You’re suffering from writer’s block, but you don’t want to resort to expensive medications. I get it.

The number one rule for curing writer’s block: Writing begets writing.

The more you write, the easier it becomes.  If you haven’t done so yet, begin by removing all distractions. Put your phone in a drawer, shut off your Wifi if you have to. It’s just you and the blank page, face-to-face.

The three exercises I’ve provided work great if you’re stuck in the middle of a project, bogged down mid-idea. You know where your character is and what should happen next, but you just sit down and…nothing comes out.

However, if you’re not yet stuck in the middle of something and the problem is you have no ideas, that’s OK. These exercises still work. Simply stick yourself in the middle of something. Create a character out of thin air, just make someone up, and begin to imagine them in a random location—anywhere—an apartment in Chicago, a cave in Afghanistan, your mom’s basement, a spaceship, a forest on a moon in a galaxy far, far away. Wherever. If creating a character is too hard, stick someone you know there. If that’s still too hard, stick yourself there.

If you have a work in progress, but you don’t know where the character needs to be next and you just can’t get into the next scene, do the same thing. Take your established character, and stick them in a location that’s tangential to their life. It could be a familiar location to the story, or somewhere new—the marketplace or shopping mall, a new café or bar, wherever. Just pick, the first thing that comes to mind, and stick with it for the exercise.

We may not get any usable content from these exercises. But writing begets writing. You’ll likely be surprised at what comes out, and may use lots of it, but even if you throw it all away, we’re still going to move past “stuck,” and get the verbiage flowing again.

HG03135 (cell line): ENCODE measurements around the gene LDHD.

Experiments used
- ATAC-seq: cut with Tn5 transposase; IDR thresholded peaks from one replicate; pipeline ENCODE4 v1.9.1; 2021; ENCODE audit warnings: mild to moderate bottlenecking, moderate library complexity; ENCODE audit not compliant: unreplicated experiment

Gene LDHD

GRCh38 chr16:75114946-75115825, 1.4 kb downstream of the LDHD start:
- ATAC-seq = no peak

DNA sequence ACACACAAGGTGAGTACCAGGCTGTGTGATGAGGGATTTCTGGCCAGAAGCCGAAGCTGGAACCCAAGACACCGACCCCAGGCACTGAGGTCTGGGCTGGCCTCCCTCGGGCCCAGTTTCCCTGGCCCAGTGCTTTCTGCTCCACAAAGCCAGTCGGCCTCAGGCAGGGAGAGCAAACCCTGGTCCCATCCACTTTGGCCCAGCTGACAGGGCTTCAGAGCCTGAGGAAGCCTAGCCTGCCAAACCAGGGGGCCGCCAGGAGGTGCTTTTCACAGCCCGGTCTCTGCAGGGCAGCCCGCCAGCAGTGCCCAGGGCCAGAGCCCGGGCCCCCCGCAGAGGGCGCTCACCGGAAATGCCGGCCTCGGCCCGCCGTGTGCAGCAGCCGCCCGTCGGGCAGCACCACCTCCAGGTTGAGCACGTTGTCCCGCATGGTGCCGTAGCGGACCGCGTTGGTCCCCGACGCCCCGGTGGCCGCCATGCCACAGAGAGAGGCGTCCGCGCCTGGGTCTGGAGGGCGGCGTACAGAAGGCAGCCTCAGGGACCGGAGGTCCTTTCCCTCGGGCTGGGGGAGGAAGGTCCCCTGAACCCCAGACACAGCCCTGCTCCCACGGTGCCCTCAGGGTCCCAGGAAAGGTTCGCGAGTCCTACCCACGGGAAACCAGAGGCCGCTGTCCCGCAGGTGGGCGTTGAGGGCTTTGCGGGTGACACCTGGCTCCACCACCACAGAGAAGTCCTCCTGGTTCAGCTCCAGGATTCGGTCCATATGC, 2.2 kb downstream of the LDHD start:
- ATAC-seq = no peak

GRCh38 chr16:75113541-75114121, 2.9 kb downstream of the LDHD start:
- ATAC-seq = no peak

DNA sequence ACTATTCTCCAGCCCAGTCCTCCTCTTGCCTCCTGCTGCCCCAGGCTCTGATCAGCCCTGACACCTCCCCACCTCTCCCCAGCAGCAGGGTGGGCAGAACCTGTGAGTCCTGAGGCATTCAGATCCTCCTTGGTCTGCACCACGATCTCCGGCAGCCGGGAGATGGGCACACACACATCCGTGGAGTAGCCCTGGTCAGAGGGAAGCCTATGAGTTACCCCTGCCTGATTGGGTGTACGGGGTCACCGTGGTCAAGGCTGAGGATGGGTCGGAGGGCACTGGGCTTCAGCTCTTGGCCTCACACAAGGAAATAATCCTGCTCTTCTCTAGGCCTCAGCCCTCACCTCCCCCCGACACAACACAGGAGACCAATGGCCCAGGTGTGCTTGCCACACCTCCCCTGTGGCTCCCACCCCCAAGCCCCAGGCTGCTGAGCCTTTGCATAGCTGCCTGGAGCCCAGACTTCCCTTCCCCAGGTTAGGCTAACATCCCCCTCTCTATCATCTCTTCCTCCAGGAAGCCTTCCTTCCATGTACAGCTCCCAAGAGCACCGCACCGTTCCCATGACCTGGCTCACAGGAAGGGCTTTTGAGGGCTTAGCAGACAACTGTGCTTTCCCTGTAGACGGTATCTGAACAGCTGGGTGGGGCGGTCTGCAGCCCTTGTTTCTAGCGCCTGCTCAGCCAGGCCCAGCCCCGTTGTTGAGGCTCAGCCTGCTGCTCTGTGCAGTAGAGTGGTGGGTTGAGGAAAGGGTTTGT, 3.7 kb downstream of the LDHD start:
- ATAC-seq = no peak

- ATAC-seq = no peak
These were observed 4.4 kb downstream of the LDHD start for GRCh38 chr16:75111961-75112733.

Exercise 1: Describe the room – You have a character in a location, tell me about it. The character doesn’t have to do anything at all. Just tell me about the room or space they’re in. Describe small things. It doesn’t matter if it all makes sense, this is probably trash, so no pressure. Just describe.

Little things–the bookshelf, what’s on it? What does the coffee mug look like? How does the sofa cushion feel? What does it smell like? What can you hear?

If a whole setting is still too hard, start by describing what your character is immediately touching. What kind of floor are they standing on, tell me about the chair, is there anything on the table, things like that.

Not there yet? Quickly find a picture of a similar setting on the internet. It doesn’t have to be perfect, just google and grab the first thing that’s even close. Describe that.

Still too hard? First of all, you’re killing me, but then simply describe the space you’re in right now, in real life. In meticulous detail, down to the dead ladybug in the light fixture and the color of pens in the drawer.

As you go, it may occur to you for your character to do something. Or maybe there’s someone else in the room. Go with it.  See where it leads.

Boom! Writer’s block solved.

Exercise 2: Make Bullet Points – Sometimes we have writer’s block because we’re just tired. So stop worrying about all of the fanciful descriptions, perfect action sequencing, and amazing dialog. That’s too much pressure when you’re just trying to make use of an hour before you crash. Just start making bullet points of the major actions, statements (even bare sentiments) that need made, things that need described.

Make sub-points as you go.

-Steve knocks over the glass of water, spills on Amy’s dress.
-Amy shrieks and stands up.
               -Water stain on her crotch, looks like she peed herself
-Steve speechless, mutters “I’m sorry, I’m sorry”
-Amy’s shocked face turns to laughter
-Romance ensues

When you get through a scene or an incident, go back and add some more details. Turn those bullet points into full sentences. You don’t even have to go in order. If you get carried away with a bullet point, roll with it. You can come back and fill in the other points at any time.